The announcement comes ahead of the G20 summit in Germany next week, which Erdogan is expected to attend.
Turkish security officials -- including some of Erdogan's personal guards, according to US officials -- fought with protesters outside the Turkish ambassador's residence in Washington in May.
Martin Schafer, a spokesperson for the German Foreign Ministry, said Monday: "Some foreign security services of the Turkish delegation did not abide by the law and therefore those people are not welcome in Germany for the foreseeable future."
According to German media, the Foreign Ministry received a list of 50 people who were to accompany Erdogan to the G20 in Hamburg, some of whom were involved in the incident in Washington.
In response, the Ministry reportedly told Turkey not to bring those bodyguards to the summit, according to Die Welt.
Schafer refused to confirm or deny details of the reports, but made it clear that everyone attending the summit must respect German law. "The Turkish side just like all other guests who travel to Germany must abide by German law," he said. "This is what our Turkish partners also know."
The Turkish Foreign Ministry and Erdogan's office did not immediately respond to CNN's request for comment. Monday and Tuesday are public holidays in Turkey.
Brawl in Washington
The bloody brawl occurred shortly after the first official meeting between Erdogan and President Trump at the White House.
Nine people ended up in hospital when Turkish security officials -- including members of Erdogan's personal security detail -- clashed with demonstrators on May 16 outside the Turkish ambassador's residence in Washington.
Video showed Erdogan looking on as Turkish guards beat up protesters, before heading into the ambassador's home.
A senior State Department official told CNN at the time that the Turkish officials involved in the fight appeared to be a mix of Turkish embassy staff and Erdogan's personal guards. The official also confirmed that two members of Erdogan's detail
"were briefly detained during the altercations and subsequently released" and returned to Turkey with Erdogan.
The Turkish embassy rejected the US' version of events, however, claiming that the protesters outside the residence were "affiliated with the PKK (Kurdistan Workers Party)" -- a banned separatist group in Turkey -- and had assembled without permission.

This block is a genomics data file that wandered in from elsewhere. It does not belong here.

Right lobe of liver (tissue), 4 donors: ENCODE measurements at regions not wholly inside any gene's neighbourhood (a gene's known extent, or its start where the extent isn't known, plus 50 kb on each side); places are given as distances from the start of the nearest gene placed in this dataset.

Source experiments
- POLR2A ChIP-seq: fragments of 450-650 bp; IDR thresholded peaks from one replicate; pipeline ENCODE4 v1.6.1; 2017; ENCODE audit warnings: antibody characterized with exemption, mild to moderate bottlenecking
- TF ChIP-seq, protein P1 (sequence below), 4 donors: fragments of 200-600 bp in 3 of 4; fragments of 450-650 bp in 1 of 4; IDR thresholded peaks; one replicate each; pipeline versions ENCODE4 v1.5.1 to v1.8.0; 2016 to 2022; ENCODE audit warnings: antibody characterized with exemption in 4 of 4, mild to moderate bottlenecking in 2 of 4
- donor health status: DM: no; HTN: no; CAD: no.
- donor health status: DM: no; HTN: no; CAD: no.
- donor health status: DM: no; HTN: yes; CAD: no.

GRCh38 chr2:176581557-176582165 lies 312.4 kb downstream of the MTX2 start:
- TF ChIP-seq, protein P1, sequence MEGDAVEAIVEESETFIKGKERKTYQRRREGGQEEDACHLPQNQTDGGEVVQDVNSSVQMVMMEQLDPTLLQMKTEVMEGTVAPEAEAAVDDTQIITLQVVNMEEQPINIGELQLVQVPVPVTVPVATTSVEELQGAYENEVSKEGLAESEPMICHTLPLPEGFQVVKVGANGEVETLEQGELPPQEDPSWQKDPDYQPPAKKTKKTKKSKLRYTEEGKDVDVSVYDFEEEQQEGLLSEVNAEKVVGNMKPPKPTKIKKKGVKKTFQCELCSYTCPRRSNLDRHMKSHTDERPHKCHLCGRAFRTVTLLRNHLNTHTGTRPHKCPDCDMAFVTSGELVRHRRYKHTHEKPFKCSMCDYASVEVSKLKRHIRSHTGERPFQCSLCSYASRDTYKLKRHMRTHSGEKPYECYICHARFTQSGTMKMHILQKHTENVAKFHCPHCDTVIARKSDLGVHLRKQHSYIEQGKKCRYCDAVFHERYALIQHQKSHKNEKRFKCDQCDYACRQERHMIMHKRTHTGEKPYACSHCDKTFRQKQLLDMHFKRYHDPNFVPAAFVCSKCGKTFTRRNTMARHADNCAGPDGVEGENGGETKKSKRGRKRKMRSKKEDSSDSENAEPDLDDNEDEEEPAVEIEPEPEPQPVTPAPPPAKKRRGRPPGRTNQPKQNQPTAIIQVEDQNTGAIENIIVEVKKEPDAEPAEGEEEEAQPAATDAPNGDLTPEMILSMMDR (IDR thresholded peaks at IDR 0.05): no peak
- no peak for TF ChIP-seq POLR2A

Police in Washington issued warrants for 12 of Erdogan's security officers in mid-June. Erdogan denied his security detail had done anything wrong and questioned the legality of the warrant.
"They didn't do anything (to the protesters). In addition to that, yesterday, they detained two of our brothers who intervened ... they issued arrest warrants for 12 of my security officials. What kind of law is this? What kind of legal system is this?" Erdogan said.
A statement issued by the Turkish Foreign Ministry said the decision to issue warrants was "wrong, biased and lacks legal basis." It said the brawl was "caused by the failure of local security authorities to take necessary measures," and that "Turkish citizens cannot be held responsible."
Huge protests expected in Germany
Germany's warning to Turkey comes amid significant security concerns around the G20 summit next week.
Security measures will be extremely rigorous, even by G20 standards, a police spokesperson in Hamburg told CNN.
Fifteen thousand police officers from across the country -- supported by police from Austria, Denmark and the Netherlands -- will be deployed, including snipers, special forces, counterterrorism police and canine units.
Drones used in war zones will circle the skies and tanks will be deployed on the streets, the spokesperson said.
Police are expecting between 50,000 and 100,000 protesters during the summit. Eight thousand left-wing extremists are expected to be among them.
Countless left-wing groups are organizing protests against Erdogan, Trump and Russian President Vladimir Putin -- all of whom are expected to attend the summit -- as well as anti-capitalism and climate change demonstrations.
And Turkey may be a particular source of tension. Members of the Kurdistan Workers Party are expected to attend, and police are preparing themselves for potential clashes between Kurdish activists and Turkish nationals.